Wednesday, May 30, 2007

County delays approval for Peregrine housing

Express Staff Writer

The Blaine County Commission showed reluctance this week to approve a plan that would build affordable housing reserved for school district employees.

On Tuesday, May 29, commissioners considered a pre-application, affordable-housing plan for the proposed Peregrine Ranch subdivision. Such plans are required for large developments in the county.

Developer Harry Rinker proposes to build 72 market-rate homes along with a nine-hole golf course on a 158-acre property between Highway 75 and Buttercup Road, north of Hailey. The county has not yet approved the proposal.

Under the affordable-housing component of the development, Rinker has proposed placing the subdivision's 22 affordable-housing units offsite on two parcels owned by the school district near Woodside Elementary School and Wood River Middle School, both in Hailey.

The 22 units are more than Blaine County regulations require, but Rinker has agreed to the extra units because he isn't providing the land.

Under the plan, eight of the affordable homes would be built next to the elementary school and the remaining 14 would be built on land near the middle school. School district employees would get priority in buying 20 of the 22 homes. The remaining two units, on the Woodside Elementary School parcel, would be reserved for Hailey city employees.

The commissioners appeared comfortable with placing the units offsite, which is allowed by the county's inclusionary housing ordinance, but questioned the plan to reserve most of them for teachers and other district employees.

The county's inclusionary housing ordinance allows between 30 and 40 percent of a development's affordable housing units to be reserved for specific employers such as the school district. The commissioners agreed that approval of the Peregrine Ranch plan as proposed might require amending the ordinance.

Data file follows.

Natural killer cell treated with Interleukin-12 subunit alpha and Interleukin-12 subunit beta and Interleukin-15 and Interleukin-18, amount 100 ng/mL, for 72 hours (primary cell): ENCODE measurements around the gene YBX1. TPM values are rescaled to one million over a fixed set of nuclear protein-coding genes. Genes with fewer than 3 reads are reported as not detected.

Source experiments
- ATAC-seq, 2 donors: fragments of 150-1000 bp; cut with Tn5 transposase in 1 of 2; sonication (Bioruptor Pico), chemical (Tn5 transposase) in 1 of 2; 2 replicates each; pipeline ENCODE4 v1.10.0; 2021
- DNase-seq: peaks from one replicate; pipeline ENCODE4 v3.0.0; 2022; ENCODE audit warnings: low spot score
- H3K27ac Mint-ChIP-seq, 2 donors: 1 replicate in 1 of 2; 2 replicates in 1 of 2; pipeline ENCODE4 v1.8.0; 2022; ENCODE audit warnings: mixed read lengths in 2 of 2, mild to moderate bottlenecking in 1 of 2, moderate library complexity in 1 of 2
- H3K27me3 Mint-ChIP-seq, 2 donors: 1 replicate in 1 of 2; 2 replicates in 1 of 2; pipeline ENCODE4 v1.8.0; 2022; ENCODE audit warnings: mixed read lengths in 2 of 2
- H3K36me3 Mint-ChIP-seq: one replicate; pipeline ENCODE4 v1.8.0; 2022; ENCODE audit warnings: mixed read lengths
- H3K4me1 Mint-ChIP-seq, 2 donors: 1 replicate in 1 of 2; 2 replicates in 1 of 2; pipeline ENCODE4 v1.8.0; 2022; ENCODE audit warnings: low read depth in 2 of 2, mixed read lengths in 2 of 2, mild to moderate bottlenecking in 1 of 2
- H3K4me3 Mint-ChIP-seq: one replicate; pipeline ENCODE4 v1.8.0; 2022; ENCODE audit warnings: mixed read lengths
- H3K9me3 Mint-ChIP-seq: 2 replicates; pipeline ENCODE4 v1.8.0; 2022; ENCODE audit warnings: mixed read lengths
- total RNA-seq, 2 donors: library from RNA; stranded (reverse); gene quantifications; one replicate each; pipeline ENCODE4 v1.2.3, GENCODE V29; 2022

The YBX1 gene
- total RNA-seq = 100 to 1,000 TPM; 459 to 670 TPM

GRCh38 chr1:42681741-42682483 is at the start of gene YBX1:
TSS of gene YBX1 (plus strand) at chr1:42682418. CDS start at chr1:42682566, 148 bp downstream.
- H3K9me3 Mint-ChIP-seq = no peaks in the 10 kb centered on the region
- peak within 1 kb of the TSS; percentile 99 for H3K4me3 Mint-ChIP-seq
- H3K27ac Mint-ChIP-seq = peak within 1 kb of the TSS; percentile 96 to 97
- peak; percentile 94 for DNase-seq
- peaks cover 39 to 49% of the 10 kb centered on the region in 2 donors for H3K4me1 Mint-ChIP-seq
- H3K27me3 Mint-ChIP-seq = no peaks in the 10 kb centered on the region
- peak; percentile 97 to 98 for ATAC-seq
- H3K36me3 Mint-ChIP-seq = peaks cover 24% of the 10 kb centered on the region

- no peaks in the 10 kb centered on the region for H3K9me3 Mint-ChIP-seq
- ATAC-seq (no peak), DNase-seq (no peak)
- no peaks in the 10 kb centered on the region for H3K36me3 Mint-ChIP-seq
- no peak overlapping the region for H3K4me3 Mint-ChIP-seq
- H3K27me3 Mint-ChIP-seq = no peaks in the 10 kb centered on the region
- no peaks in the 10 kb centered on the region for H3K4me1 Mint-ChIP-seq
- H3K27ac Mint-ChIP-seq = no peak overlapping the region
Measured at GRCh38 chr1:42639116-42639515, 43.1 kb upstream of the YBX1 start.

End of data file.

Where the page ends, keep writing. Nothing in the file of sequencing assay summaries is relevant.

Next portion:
Commissioner Sarah Michael expressed adamant opposition.

"What do we say to all of the other people on the (housing authority's) list?" Michael asked. "We have so little affordable housing."

Reserving six units near the elementary school for the school district and two for Hailey employees would fall under the county's allowance for employers, she noted. However, she said, the ordinance wouldn't allow the remaining units to be reserved for school district employees.

"I want to have the other 14 units for the community," Michael said.

In the end, commissioners approved the plan's placement of the eight affordable housing units on school district land near the elementary school, but delayed any decision on the remaining 14 units proposed for the middle school parcel pending a legal review by Blaine County deputy prosecuting attorney Tim Graves.

Despite the slow pace with which the commission is proceeding, not everyone on the three-member body expressed hostility toward all aspects of Rinker's affordable-housing plan.

While admitting the developer would benefit from not having to purchase the ground where the affordable homes would be built, Commissioner Larry Schoen differed with those who have characterized the arrangement as a sweetheart deal for Rinker.

"The goal is to get housing built in the near term rather than the long term," he said. "I view this as an opportunity."

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